Conductors between the voltage source and load are called lines. Voltage between two lines is called line voltage. Voltage between any line and neutral is called phase voltage. In a symmetrical 3-phase, each line carries AC at the same frequency and voltage amplitude relative to neutral, but a phase difference of one-third of a cycle (120°). This difference gives constant power transfer to a balanced linear load (much as each cylinder in a three-cylinder engine fires offset from the others). The line voltage will be 480V line-to-line and phase voltage 277V line-to-neutral.
The amplitude of the voltage difference between two phases is the square root of 3 (or 1.732) times the voltage of the individual phases (277V x 1.732 = 480V). The sum of the instantaneous currents of the three conductors with a balanced linear load is zero; the current in each is equal in magnitude to the sum of the currents in the other two, but with the opposite sign. The return path for the current in any phase conductor is the other two conductors. (end Read more)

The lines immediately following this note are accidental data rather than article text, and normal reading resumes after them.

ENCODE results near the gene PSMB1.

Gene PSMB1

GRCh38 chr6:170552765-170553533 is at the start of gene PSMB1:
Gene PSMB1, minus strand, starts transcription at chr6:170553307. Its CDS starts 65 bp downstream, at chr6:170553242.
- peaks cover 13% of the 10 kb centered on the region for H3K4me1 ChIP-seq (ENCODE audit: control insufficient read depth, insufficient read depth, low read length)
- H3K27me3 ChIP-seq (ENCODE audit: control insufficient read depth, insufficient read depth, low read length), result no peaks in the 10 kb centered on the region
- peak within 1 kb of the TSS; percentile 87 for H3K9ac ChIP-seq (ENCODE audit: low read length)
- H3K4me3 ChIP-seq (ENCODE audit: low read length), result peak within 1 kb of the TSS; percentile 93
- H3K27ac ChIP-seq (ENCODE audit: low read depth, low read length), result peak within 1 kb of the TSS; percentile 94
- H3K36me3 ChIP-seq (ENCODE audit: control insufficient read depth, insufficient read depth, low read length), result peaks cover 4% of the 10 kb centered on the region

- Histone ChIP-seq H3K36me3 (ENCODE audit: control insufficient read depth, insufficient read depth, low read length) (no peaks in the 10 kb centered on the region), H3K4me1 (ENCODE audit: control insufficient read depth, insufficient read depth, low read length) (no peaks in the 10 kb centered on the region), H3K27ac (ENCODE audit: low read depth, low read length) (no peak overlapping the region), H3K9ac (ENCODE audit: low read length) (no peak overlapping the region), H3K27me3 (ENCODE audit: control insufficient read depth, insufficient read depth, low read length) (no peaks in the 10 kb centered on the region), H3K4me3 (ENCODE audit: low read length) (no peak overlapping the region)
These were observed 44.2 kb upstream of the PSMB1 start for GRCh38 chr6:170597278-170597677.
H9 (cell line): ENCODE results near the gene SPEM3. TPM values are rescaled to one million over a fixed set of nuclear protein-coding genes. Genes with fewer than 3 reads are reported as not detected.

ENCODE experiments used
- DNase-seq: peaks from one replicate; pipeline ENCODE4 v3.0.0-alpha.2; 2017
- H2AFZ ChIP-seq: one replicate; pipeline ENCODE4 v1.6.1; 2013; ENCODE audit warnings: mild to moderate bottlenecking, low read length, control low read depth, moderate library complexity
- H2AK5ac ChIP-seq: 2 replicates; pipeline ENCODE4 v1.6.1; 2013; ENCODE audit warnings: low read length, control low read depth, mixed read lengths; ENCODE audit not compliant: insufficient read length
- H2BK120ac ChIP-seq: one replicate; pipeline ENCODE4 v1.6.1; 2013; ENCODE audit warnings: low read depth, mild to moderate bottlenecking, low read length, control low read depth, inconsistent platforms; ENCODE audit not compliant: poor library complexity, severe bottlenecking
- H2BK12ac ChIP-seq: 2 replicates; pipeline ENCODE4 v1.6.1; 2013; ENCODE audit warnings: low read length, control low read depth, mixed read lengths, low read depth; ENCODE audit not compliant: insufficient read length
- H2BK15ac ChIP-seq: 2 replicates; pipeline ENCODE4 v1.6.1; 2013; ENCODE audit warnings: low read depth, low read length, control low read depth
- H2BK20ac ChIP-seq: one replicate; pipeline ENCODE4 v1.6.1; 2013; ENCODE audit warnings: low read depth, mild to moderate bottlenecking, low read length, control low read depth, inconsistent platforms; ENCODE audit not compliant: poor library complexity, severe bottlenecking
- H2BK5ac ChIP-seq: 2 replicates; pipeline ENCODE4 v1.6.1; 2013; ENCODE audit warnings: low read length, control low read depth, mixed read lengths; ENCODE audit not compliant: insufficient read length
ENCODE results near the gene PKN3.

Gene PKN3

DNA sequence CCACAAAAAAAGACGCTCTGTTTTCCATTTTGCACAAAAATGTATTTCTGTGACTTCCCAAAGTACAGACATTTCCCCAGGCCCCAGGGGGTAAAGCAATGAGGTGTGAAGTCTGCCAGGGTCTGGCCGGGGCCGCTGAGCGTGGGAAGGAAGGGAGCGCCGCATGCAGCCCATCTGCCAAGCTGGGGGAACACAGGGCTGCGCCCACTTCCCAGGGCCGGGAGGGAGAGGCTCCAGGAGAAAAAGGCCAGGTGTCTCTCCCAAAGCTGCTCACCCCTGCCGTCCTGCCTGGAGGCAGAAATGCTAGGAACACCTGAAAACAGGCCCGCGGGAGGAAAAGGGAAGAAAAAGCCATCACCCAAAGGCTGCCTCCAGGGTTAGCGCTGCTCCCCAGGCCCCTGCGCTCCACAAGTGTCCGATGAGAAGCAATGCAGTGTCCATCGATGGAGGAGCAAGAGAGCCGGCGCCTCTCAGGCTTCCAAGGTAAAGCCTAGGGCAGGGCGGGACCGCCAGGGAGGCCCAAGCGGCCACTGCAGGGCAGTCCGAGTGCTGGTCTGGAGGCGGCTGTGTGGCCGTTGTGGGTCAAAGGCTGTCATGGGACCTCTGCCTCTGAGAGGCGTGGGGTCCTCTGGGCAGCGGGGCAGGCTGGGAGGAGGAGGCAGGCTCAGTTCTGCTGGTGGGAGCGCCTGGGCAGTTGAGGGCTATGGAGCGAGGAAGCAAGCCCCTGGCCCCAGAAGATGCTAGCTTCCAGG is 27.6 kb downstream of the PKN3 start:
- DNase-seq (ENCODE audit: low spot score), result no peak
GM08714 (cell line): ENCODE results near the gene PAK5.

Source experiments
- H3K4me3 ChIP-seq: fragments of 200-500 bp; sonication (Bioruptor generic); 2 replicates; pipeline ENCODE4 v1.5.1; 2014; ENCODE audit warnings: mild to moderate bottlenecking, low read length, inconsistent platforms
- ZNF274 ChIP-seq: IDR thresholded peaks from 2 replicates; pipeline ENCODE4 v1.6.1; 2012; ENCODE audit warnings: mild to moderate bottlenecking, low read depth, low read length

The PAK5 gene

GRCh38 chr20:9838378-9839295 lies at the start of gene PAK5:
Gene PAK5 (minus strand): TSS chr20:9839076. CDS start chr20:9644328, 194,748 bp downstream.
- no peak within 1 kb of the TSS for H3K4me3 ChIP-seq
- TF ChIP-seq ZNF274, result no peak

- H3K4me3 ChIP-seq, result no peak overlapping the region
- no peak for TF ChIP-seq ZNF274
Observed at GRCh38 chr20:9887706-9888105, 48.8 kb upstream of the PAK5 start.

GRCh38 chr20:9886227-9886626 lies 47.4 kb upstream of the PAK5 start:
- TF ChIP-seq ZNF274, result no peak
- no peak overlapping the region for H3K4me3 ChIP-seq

Trigeneration. A system of combined cooling, heating and power (CCHP) production.
UPS.Uninterruptible power supply. An electrical device that provides emergency backup power when the input power source fails. See Critical Grid.